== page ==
Ms. Wertheim blamed materialism for alienating religious believers who argue that we are not reducible to wholly material entities and claimed (I suspect correctly) that materialism is more important to literalist religious believers than “Darwinism.” I thought she went a bit overboard in describing scientists as “intellectual fascists” who claim that there is only one way of knowing. I would argue that there are many ways of thinking, but there is only one way of knowing for certain: by empirical observation. Instead of defending science against those who believe whatever they think, Ms. Wertheim blames science for revealing what I would say are unpleasant truths. Though surely not a postmodernist who thinks that you may believe anything you want to believe as long as it is congenial to you, Ms. Wertheim came across as a fellow traveler.

The following morning, Munawar Anees presented an interesting talk on “Science and Religion: The Muslim Context.” He argued that the debate over science and religion is nonexistent in Islam. Seeking knowledge is an obligation, a gateway to the divine. Knowledge changes, whereas the Koran is constant, so the correlation between the Koran and science is always changing. I know little about Islam, but I had the impression that Mr. Anees was describing a liberal view of Islam and conflating it with Islam as a whole. My suspicion was confirmed when he brushed off a question about the Muslim creationist Harun Yahya, who has great influence in Turkey, if nowhere else. Nevertheless, the talk was a fascinating overview of Islamic thought and the history of Islam from the Golden Age through the colonial period to the present. Mercifully, Mr. Anees did not wholly blame colonialism for the intellectual condition of much of the Muslim world today.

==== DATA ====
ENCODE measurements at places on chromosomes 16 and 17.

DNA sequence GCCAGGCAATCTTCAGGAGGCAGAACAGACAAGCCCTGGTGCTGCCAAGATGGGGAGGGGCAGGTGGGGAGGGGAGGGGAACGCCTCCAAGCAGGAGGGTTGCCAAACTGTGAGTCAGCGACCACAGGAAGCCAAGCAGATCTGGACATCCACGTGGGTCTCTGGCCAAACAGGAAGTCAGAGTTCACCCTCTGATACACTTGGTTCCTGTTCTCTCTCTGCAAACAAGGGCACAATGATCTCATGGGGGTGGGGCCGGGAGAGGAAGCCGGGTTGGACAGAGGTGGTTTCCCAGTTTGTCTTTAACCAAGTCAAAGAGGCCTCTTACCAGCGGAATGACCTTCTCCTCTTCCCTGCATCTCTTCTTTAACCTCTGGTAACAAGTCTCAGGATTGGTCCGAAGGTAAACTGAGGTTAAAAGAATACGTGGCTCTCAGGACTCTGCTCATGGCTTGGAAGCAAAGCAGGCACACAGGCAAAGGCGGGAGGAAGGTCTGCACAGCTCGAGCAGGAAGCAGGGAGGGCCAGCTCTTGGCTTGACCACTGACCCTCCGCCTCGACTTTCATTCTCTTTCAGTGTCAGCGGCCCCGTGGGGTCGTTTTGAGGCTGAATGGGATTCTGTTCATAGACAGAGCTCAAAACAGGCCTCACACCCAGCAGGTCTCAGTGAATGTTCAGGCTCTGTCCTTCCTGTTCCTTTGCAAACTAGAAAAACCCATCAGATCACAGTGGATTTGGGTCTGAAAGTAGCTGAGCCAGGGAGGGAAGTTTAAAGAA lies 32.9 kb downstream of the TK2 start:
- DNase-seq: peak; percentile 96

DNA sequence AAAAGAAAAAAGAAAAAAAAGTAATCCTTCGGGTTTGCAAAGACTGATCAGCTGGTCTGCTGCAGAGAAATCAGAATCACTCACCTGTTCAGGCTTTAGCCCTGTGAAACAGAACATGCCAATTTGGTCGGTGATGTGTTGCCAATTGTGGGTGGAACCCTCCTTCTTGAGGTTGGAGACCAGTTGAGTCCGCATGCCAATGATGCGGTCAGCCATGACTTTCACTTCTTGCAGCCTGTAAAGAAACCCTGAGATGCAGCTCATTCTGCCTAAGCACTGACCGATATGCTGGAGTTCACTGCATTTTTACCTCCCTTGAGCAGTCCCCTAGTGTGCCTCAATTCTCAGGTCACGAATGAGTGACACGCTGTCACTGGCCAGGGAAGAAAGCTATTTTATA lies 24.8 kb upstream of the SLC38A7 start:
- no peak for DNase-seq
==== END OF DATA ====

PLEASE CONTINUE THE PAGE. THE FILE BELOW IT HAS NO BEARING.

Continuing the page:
Following a break, Alan Sanders and Tim Murphy discussed “Genes vs. Choices: The Example of Sexual Orientation.” Mr. Sanders explained clearly if perhaps in too much detail how traits such as homosexuality have complex contributions: genetic, psychosocial, and biological. To those who claim that homosexuality is a choice, he asks, “Precisely when did you decide to be heterosexual?” What I found most interesting about the talk, however, was the older-brother effect. Specifically, the more older brothers a man has, the more likely he is to become homosexual. Sisters do not matter, stepbrothers do not matter, half-brothers by the same father do not matter, growing up in the same household does not matter. What matters is having the same biological mother. The older-brother effect makes crystal clear that male homosexuality has, at the very least, a strong biological component.